By Esme Brooker
As one of the lucky ones who had secured a job pre-COVID-19 for a company that is able to continue its work remotely and has become my second family, I neither fell victim to the last-one-in-first-one-out mentality that many companies employ when difficult times necessitate cutting down on staff, nor was I hurt by being a hopeful job applicant a handful of months out of school still searching for employment.
While I happened to start working right away, many of my friends and classmates took time off after graduating, some to study for standardized tests in preparation for future graduate school, some to travel or spend some time at home with their families, and some just to take a last school length summer break before charging into full time work, with the intent of beginning the job search in the fall. I also knew many people who began the job search right after or even slightly before graduation, but employment prospects are always competitive, and it took some of my friends a bit of time to get the hang of navigating the hiring process for their first full-time jobs. It is clear to me that for whatever the personal reasons, it is definitely not uncommon for recent graduates to still be searching for full-time employment by the new year following their graduation. With the national economy on the brink of crisis and with many businesses either temporarily shut down or on hiring hiatus as they adapt to remote operations, not to mention the health threats posed by interviewing and the reticence of employers to hire applicants that have never been met in person, many of my graduating classmates find themselves faced with the seemingly impossible task of job searching during a pandemic, with bills and student loans looming.
Like many other recent graduates, I spent months after my graduation studying to take the LSAT, with the intention of beginning law school in the fall of 2020 after taking a gap year to gain work experience and save up as much as I possibly could for tuition. This is a goal that has now been thrown into question and turmoil for me along with thousands of other prospective grad students around the country. Standardized tests such as LSAT’s and GRE’s have been cancelled, rescheduled and reformatted left and right. As universities have had to jump into overdrive trying to adapt to online courses for existing students and navigate the implications of the current academic conditions for future applicants, those of us who applied in the months before the pandemic wait in tense apprehension for understandably delayed admissions decisions and confirmation that we will be able to begin a new chapter of our educations in the fall, all while deposit deadlines creep closer.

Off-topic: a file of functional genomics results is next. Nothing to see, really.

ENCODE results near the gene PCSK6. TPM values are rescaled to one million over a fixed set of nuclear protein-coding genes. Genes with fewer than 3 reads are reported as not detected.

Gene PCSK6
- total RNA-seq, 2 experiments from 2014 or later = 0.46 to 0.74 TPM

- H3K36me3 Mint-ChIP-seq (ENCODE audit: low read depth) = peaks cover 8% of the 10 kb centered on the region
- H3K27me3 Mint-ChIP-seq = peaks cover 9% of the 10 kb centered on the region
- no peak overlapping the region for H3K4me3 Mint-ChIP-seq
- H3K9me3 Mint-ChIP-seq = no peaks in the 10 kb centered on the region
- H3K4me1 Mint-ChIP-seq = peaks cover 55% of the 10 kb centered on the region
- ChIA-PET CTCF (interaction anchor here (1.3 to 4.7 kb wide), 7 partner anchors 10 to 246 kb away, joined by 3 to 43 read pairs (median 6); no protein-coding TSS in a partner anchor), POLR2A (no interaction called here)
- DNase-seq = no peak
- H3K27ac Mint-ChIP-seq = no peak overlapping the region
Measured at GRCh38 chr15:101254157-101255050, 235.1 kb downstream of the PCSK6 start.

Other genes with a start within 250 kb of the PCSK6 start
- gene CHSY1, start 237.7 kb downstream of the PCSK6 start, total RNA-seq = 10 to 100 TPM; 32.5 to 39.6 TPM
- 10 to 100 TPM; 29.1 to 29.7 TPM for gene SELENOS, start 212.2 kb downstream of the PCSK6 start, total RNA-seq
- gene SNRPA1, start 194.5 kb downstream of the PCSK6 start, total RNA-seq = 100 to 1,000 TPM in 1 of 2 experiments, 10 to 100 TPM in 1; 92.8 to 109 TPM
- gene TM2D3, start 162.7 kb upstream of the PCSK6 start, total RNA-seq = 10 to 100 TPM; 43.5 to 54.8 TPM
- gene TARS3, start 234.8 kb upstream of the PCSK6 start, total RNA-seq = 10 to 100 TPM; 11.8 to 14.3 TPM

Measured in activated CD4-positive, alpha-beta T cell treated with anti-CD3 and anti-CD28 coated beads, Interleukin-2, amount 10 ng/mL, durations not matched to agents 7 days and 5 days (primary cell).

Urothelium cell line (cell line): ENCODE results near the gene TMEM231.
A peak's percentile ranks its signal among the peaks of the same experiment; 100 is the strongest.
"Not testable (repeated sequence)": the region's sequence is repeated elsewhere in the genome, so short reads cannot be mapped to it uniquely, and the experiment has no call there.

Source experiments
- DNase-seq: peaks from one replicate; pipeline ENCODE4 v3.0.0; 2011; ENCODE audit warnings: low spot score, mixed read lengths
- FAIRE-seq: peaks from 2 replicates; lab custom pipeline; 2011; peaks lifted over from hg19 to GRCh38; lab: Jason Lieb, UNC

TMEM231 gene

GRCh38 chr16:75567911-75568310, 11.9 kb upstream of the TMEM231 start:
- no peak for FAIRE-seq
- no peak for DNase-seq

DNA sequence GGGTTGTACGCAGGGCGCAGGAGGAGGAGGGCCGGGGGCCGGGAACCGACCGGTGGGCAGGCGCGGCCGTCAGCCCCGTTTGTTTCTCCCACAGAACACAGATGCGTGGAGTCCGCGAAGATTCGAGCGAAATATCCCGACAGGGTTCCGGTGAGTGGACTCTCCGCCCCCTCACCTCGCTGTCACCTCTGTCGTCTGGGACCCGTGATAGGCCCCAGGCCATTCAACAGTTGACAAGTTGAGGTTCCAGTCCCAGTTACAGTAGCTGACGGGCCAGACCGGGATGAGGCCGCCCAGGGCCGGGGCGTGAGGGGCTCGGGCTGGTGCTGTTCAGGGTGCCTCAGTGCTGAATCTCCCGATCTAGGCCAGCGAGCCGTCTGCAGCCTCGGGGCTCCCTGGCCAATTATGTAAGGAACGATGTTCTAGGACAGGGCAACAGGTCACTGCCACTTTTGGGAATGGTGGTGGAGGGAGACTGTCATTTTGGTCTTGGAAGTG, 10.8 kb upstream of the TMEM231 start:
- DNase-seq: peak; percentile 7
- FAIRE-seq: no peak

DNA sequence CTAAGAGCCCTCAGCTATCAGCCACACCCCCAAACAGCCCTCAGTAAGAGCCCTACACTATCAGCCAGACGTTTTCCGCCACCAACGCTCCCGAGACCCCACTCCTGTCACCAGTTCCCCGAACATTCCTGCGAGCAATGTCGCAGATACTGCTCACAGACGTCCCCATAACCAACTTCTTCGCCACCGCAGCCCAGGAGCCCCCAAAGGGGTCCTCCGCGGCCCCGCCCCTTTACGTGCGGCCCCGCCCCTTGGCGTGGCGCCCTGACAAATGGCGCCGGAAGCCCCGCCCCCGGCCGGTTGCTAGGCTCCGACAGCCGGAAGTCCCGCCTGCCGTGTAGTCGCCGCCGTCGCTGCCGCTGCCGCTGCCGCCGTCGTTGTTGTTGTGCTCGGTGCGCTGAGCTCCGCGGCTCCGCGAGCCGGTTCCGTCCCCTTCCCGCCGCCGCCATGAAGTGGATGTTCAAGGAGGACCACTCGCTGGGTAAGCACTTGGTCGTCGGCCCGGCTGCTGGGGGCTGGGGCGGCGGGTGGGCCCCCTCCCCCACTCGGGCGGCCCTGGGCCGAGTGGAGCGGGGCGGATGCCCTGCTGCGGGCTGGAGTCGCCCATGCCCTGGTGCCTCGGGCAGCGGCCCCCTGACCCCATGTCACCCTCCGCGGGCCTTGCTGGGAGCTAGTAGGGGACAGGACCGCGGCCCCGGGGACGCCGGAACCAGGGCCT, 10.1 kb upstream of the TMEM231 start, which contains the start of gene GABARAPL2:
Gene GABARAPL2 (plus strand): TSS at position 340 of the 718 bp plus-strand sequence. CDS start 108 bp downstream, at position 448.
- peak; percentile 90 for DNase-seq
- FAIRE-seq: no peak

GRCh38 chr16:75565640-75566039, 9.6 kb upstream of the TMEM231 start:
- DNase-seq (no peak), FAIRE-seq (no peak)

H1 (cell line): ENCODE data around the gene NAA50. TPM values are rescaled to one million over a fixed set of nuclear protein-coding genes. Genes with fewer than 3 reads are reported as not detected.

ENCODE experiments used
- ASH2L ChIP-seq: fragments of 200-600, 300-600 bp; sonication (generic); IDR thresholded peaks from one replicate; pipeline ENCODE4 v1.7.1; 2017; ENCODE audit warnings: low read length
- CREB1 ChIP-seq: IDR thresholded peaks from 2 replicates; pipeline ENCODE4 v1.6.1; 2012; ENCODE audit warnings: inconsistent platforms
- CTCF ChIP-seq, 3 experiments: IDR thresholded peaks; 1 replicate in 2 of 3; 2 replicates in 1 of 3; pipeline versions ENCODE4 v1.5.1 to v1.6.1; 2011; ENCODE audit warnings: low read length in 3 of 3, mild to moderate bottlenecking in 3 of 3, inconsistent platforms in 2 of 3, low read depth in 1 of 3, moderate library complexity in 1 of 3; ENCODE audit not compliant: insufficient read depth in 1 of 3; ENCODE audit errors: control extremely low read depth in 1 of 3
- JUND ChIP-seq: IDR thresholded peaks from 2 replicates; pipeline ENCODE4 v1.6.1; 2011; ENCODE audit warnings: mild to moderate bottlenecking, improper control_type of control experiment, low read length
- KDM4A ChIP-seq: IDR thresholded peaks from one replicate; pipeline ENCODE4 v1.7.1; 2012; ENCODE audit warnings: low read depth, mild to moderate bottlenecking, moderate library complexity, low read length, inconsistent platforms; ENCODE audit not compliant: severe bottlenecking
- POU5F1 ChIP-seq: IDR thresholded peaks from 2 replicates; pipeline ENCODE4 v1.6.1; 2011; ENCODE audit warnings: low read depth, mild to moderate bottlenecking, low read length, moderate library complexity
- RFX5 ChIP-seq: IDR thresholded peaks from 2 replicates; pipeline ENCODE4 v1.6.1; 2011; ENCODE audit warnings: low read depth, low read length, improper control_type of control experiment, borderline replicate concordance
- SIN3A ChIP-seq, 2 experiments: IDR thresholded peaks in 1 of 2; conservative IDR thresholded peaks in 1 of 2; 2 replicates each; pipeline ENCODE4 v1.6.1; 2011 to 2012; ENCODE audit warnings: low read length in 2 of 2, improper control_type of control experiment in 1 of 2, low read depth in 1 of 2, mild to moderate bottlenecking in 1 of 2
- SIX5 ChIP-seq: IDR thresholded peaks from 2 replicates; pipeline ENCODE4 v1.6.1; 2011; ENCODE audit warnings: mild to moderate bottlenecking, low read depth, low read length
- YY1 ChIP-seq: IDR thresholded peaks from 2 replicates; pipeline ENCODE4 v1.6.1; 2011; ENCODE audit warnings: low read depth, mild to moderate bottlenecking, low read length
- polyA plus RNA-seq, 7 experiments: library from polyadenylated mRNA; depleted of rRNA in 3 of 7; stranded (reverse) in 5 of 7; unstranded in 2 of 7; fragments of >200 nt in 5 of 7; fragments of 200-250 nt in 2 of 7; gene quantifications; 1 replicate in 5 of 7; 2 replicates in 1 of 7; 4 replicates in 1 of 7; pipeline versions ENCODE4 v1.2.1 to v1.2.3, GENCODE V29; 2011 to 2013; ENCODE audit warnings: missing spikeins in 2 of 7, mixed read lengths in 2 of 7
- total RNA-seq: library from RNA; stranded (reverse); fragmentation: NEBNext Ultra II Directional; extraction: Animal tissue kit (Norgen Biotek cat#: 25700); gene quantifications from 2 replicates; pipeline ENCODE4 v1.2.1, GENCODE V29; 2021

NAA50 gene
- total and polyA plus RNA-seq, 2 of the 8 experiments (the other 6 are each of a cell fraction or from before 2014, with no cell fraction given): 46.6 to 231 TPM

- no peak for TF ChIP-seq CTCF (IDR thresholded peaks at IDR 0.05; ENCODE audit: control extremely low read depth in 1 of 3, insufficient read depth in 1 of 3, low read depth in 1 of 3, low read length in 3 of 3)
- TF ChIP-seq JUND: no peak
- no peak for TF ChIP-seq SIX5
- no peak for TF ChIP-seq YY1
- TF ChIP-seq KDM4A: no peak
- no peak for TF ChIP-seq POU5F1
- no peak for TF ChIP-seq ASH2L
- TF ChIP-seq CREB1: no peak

In addition to the economic and educational struggles faced by us recent graduates that continue to be exacerbated by the COVID-19 state of affairs, a perhaps less severe but still very prominent challenge we are dealing with is the social transition away from the supportive network of friends and peers that was abundant when we were living at college or university. While some students remain geographically close to their undergraduate institutions, many return to hometowns as I did, or move on their own to different towns or cities in pursuit of employment opportunities like several of my friends. The loss of social support that accompanies leaving college is a very real and often shocking change after four years of daily access to our friends and peers, and I had been clinging to opportunities to visit with my friends as often as possible, a possibility that is now virtually erased as we all quarantine with our households. For some of us this means spending their days with roommates or family, but others are completely alone.
For many reasons we are very lucky to have cell phones, email, and video chat at our disposal. These digital tools allow many of us to continue to work and retain a steady income, income that for many recent grads is essential for necessities such as food and rent or earmarked for future graduate school tuition. For my friends currently taking graduate school classes, or planning to shortly like I am, options for online classes, while not ideal, make it possible to continue on our educational trajectories without months-long disruptions. Finally, these tools allow us to cling to social connectedness and see and talk to people outside of our immediate households. Nevertheless, this is undoubtedly a difficult and uncertain time for recent grads, along with the rest of the world. I am amazed at the resiliency and creativity that I have seen from my family, friends, coworkers, and peers, and am grateful for the support and togetherness that everyone is striving for amidst the quarantine.